Saturday, November 24, 2012
The dreaded comeback claims Hatton by KO
By Nick Peet
Former titlist Vyacheslav Senchenko, left, sent Ricky Hatton back to retirement with one punch.
MANCHESTER, England -- The dreaded comeback. Is there a more painful word in sports? How often has a champion returned for one last hoorah, only to discover Father Time in the opposite corner?
Ricky Hatton came back Saturday night. But it lasted just less than nine rounds. In front of 16,000 possessed Brits in his hometown of Manchester, England, Hatton's fantasy revival was obliterated by the more-than-capable Vyacheslav Senchenko via a one-punch knockout at the Manchester Arena.
It was to Hatton's credit that he matched himself up against the Ukrainian, who just seven months ago was an undefeated welterweight titlist. Yet, despite Hatton edging into an ugly points lead in the opening four or five rounds, the tide soon changed as Senchenko put his fears behind him, grew in stature and landed with more frequency.
With just seconds left in the ninth round of this nontitle 10-rounder, Senchenko smashed Hatton with a left hook to the body straight out of Hatton's personal scrapbook of career knockouts. As soon as the shot landed, Hatton -- who also had been out-tagged in the three previous rounds -- screamed in pain before collapsing onto all fours. He was unable to beat the count of referee Victor Loughlin.
For the first time, the capacity home crowd -- who sold out the venue long before Hatton's opponent or undercard was even considered -- fell deathly silent.
Hatton had shown glimpses of the style and tenacity that led him to world title reigns in two weight divisions -- the constant bobbing and weaving on his toes, the menacing tick of pushing his left fist into his right palm, and the smooth left body shot and lead right cross. But the menacing, mauling, stinging Hatton was nowhere to be seen.
His timing was way off, of course, the least to be expected after three and a half years in the boxing wilderness. But it was the suicidal lack of head movement and his inability to maintain any real concerted pressure -- the type that overwhelmed so many during his pomp -- that left the door open for Senchenko.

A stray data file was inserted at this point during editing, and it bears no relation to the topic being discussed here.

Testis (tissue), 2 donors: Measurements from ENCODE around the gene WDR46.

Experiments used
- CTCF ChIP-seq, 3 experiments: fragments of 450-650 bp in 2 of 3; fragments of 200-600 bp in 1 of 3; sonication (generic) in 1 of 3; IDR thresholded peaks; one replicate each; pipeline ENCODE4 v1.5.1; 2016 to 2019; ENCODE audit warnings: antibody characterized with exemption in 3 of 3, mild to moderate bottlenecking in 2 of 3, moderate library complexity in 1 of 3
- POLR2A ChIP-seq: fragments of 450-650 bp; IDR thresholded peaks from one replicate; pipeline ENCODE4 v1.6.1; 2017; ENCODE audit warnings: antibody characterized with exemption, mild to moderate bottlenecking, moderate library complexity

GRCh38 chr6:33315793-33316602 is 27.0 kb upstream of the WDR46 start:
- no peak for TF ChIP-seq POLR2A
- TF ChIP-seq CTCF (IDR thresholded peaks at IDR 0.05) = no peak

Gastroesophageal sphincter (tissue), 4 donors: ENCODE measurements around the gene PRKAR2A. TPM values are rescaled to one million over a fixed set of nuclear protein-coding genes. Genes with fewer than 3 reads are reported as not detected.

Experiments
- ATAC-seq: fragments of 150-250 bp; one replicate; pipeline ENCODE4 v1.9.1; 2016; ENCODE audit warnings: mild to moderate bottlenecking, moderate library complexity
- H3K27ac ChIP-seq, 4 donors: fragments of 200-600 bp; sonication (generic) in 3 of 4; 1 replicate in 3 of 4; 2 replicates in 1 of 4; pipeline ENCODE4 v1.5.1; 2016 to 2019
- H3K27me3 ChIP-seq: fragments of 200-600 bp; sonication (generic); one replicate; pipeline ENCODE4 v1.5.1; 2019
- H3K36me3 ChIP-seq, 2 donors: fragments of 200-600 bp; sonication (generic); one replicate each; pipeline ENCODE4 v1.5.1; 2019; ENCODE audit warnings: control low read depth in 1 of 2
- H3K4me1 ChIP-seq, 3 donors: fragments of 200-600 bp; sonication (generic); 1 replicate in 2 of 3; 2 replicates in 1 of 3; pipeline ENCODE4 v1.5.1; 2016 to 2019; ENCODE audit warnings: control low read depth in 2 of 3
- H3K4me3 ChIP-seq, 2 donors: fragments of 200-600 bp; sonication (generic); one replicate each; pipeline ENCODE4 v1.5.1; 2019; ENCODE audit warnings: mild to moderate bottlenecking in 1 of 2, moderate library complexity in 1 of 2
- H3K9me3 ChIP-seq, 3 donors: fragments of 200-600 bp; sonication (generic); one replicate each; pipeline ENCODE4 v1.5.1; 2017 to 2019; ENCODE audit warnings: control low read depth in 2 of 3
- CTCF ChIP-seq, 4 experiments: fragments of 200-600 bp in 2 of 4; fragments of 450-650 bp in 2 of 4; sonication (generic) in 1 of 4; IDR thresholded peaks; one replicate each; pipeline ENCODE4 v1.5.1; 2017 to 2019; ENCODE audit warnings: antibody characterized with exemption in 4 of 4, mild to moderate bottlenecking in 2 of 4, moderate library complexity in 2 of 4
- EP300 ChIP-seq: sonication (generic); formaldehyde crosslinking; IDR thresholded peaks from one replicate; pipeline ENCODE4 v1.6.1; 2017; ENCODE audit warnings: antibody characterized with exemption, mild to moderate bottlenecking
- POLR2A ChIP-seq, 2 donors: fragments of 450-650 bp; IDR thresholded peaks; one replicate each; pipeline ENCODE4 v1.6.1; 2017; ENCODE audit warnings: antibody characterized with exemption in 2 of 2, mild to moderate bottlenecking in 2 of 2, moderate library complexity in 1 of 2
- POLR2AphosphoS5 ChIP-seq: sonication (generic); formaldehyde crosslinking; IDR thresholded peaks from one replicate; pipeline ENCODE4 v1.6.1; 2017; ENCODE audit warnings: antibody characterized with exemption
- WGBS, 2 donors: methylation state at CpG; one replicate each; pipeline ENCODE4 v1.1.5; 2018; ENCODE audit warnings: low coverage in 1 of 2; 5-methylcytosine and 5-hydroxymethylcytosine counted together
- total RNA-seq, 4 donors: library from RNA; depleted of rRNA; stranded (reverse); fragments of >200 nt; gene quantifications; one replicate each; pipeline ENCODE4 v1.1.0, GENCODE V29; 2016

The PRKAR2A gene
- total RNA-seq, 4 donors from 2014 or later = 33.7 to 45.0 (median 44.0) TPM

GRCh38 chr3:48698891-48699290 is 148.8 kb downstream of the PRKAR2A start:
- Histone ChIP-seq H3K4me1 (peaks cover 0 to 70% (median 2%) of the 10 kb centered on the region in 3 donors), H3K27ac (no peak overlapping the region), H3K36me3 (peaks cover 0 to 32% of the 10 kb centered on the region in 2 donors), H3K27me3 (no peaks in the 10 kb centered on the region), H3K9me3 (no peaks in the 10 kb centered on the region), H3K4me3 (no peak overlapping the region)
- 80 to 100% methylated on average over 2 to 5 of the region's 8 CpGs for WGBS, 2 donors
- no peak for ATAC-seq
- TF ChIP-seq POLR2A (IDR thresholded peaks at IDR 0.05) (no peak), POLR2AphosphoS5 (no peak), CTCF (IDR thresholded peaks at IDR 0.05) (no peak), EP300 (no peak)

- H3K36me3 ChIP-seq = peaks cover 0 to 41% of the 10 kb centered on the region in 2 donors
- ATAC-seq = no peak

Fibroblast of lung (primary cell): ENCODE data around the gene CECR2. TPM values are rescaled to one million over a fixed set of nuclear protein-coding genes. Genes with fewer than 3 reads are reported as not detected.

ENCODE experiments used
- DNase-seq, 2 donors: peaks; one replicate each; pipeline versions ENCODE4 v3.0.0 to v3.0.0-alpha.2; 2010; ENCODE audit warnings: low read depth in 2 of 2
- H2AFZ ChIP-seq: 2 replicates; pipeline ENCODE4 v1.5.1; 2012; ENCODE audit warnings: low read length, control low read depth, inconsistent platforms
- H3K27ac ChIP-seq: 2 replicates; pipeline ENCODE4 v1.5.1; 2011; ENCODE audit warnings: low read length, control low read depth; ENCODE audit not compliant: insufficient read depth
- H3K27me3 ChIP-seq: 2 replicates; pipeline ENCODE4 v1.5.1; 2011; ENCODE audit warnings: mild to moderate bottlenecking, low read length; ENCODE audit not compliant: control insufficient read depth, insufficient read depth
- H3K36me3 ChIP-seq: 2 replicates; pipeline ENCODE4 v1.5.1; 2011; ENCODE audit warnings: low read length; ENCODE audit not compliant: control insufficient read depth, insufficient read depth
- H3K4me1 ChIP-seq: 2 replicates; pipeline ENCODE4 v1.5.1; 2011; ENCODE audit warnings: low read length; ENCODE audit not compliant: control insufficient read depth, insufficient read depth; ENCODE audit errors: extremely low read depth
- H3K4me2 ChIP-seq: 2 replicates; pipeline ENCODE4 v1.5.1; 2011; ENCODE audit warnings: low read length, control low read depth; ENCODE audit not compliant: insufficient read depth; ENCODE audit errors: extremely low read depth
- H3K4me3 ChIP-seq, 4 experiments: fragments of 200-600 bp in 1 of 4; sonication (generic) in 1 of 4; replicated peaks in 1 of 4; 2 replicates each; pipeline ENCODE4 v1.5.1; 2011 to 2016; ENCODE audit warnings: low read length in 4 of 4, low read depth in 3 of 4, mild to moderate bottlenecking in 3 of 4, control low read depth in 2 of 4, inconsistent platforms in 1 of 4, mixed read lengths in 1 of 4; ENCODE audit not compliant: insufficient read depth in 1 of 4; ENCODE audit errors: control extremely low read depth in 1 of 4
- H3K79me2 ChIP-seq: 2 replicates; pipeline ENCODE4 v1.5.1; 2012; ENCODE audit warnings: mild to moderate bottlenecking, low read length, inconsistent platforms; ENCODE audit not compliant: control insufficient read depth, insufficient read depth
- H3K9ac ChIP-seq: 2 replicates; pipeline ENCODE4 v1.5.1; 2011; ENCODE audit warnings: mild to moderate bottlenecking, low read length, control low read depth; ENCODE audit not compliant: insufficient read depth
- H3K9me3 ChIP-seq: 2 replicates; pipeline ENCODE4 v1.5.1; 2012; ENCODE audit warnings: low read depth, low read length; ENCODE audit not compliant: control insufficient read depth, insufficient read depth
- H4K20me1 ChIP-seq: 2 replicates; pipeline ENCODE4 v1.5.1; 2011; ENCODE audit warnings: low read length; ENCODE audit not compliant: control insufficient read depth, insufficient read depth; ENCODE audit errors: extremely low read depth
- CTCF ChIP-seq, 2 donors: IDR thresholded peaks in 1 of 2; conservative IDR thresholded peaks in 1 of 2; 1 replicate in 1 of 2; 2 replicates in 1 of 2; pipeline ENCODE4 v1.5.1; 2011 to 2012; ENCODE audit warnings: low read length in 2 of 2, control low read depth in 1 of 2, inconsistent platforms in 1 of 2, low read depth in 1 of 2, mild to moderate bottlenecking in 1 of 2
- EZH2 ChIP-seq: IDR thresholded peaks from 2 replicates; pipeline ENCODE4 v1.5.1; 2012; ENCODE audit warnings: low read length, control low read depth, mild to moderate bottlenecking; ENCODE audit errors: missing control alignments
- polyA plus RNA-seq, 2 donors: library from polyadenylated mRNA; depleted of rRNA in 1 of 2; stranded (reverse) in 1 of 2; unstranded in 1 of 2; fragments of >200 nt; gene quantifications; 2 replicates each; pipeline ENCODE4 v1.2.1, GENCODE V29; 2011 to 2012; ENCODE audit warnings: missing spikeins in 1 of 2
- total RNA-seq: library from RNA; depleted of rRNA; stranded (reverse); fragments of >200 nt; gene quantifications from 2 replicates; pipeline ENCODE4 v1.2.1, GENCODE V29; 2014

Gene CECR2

Hatton's face -- long before the referee's count of nine -- told the true story of a veteran champion who had bitten off far more than he could chew. But he has only himself to blame. Hatton quite literally had his pick of opponents for this fight. And, on paper at least, Senchenko was tailor-made for him. That long torso was a big target left wide open by his classic European stand-up style. And yet the "opponent" tore up the script and used it as confetti as he danced from the ring.
A win Saturday night would have set up Hatton for a rematch with welterweight titlist Paulie Malignaggi, who took the belt from Senchenko in April. The New Yorker was ringside, working for Showtime, and looked as devastated as anyone when Hatton crumbled. After all, Hatton's rude awakening probably cost Malignaggi close to a $5 million payday.
Also gone for Hatton is any thought of a highly lucrative bout with fellow Brit Amir Khan, which would have sold out a 40,000-seat stadium in the U.K.
But after Hatton's typically heartfelt retirement statement to the adoring British media Saturday, perhaps he's finally ready to close this chapter on his career -- undoubtedly Britain's most celebrated and successful in half a century.
Losing to Manny Pacquiao inside of two rounds never sat right with him. He never could quite come to terms with it. He wanted one last chance to go out on his own terms. But now, thankfully, Hatton appears to have made peace with the fact his time is over.
Hopefully the demons that have haunted him since the Pacquiao defeat three and a half years ago will now leave Hatton alone for good. And perhaps now "The Hitman" will find life as a promoter, boyfriend and father rewarding enough to satisfy his thirst for success.